As a society, we are heavily invested in Western Medicine. Despite numerous accountable and respected clinical studies showing the efficacy of “alternative” treatments such as acupuncture and massage, these services continue to be paid out-of-pocket, or partially paid for by private insurance for those who are lucky enough to have access. I know I am incredibly privileged to have private health insurance partially provided by my employer, but still, that insurance package only covers Western medicine. The treatments that have been the most effective in treating my condition: acupuncture, chiropractic adjustments, natural supplements, meditation training, and physical therapy are not covered. These treatments, though effective, are costly, and I’ve had to sell my car and seriously rejig my finances to continue to receive the care I need to remain at least partially functional in the world, and that’s all with a high-paying union-protected job.

(I should mention that Canadians are eligible for a 15 percent payback of medical costs come tax season for most of the aforementioned treatments, but for people who can’t afford them in the first place, this isn’t too helpful.)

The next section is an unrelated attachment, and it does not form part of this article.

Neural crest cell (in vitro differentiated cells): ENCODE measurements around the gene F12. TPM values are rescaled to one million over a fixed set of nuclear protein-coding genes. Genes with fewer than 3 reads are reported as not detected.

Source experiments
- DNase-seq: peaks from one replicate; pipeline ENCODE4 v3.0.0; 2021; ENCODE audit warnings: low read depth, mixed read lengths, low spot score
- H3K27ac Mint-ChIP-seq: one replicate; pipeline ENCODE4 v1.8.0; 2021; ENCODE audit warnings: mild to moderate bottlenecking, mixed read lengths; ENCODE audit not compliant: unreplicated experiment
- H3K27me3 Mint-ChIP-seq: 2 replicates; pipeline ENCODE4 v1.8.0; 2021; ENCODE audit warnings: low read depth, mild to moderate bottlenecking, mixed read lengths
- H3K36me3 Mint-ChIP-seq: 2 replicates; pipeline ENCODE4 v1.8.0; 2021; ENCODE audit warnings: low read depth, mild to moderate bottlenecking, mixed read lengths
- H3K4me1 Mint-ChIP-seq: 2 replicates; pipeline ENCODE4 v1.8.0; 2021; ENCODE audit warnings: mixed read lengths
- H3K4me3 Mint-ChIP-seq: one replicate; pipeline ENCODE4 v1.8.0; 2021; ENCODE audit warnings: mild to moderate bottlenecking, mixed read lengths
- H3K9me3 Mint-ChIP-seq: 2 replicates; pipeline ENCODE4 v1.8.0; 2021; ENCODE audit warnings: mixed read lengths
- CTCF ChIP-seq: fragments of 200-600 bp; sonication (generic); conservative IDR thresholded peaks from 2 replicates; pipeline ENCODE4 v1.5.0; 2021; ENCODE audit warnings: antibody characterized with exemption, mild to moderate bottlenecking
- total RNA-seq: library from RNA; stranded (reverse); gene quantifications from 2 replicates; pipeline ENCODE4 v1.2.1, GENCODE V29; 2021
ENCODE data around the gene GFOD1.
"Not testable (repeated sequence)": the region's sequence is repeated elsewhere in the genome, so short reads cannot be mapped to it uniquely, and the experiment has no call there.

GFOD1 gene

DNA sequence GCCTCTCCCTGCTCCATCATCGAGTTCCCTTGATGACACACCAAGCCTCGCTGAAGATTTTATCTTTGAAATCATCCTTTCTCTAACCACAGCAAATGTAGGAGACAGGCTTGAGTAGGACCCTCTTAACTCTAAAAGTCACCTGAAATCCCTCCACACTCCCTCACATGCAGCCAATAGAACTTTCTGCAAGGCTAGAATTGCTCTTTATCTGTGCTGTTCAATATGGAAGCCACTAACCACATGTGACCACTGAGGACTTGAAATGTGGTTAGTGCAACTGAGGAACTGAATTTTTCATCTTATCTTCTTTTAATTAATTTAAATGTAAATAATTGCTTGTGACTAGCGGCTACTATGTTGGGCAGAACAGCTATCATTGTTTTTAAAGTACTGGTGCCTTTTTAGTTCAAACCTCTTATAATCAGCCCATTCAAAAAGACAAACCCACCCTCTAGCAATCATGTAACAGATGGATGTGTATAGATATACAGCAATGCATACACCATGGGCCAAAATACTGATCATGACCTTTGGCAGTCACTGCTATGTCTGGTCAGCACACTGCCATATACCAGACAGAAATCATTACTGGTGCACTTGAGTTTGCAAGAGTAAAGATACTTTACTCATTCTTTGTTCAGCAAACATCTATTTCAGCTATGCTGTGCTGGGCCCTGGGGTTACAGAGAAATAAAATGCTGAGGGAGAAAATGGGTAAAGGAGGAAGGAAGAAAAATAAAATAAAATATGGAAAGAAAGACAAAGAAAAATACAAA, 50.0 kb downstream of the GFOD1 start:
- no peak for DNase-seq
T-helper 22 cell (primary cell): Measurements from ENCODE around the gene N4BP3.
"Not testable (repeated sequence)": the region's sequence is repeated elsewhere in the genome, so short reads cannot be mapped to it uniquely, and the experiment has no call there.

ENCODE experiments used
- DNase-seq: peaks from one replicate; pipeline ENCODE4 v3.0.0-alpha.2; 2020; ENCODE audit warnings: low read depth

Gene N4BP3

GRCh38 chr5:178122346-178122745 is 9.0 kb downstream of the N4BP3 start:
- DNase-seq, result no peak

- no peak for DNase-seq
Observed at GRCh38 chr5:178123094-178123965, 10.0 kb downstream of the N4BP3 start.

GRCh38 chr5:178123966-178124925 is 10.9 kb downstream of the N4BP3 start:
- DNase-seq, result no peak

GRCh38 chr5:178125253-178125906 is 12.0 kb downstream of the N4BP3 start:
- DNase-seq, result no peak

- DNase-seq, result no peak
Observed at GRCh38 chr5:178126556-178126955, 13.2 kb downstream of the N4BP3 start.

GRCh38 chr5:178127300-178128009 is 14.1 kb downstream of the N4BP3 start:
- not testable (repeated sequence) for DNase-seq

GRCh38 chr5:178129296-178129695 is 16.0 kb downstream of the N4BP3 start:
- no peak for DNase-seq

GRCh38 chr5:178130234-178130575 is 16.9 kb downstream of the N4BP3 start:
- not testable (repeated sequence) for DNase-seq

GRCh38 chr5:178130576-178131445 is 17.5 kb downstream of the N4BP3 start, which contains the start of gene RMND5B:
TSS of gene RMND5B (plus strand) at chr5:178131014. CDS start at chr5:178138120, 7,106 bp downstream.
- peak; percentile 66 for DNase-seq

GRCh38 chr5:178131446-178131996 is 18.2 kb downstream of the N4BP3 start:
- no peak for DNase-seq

As respected headache advocate Teri Robert points out in her article on Health Central “…the best disease management occurs when whatever treatments work for us — [‘natural’ treatments, complementary therapies, prescription medications and devices] — are used in a management regimen that we and our doctors devise.”

But how can our doctors help us to devise this multi-faceted treatment plan when many of us cannot afford to even consider “alternative” treatments?

This ignorance of the need for well-rounded, multi-approach treatment plans is certainly not a problem specific to Canada, and my hope is that Western medical institutions across North America will see the light at the urging of patients like us, and become leaders in combining forces with non-Western medicine, refusing to bill such practices as “complimentary” or “alternative” but call them what they are: effective, necessary, tried and true avenues to wellness (a.k.a. healthcare).  Only then will these practices gain more credibility in the eyes of the public, policy makers, government, and private insurance companies.

While grateful for the socialist ways of Tommy Douglas and his many hard-working successors, we have a long way to go to not only protect but also improve public Canadian health care in the 21st century. We need physicians who are willing and able to work in teams to create one stop (Medicare-covered) shops across the country for chronic pain patients to improve service, decrease wait times, and prevent chronic diseases from becoming more serious.

With such an amazing diversity of healers in our midst, Canadians would be foolish to stick to our colonialist West-knows-best ways, and smart to take advantage of the many kinds of healthcare that we already know can benefit our large and typically underserved demographic of chronic pain patients.

annaAnna Eidt is a secondary school teacher who has been living with chronic migraine since 2012. She writes about her experiences at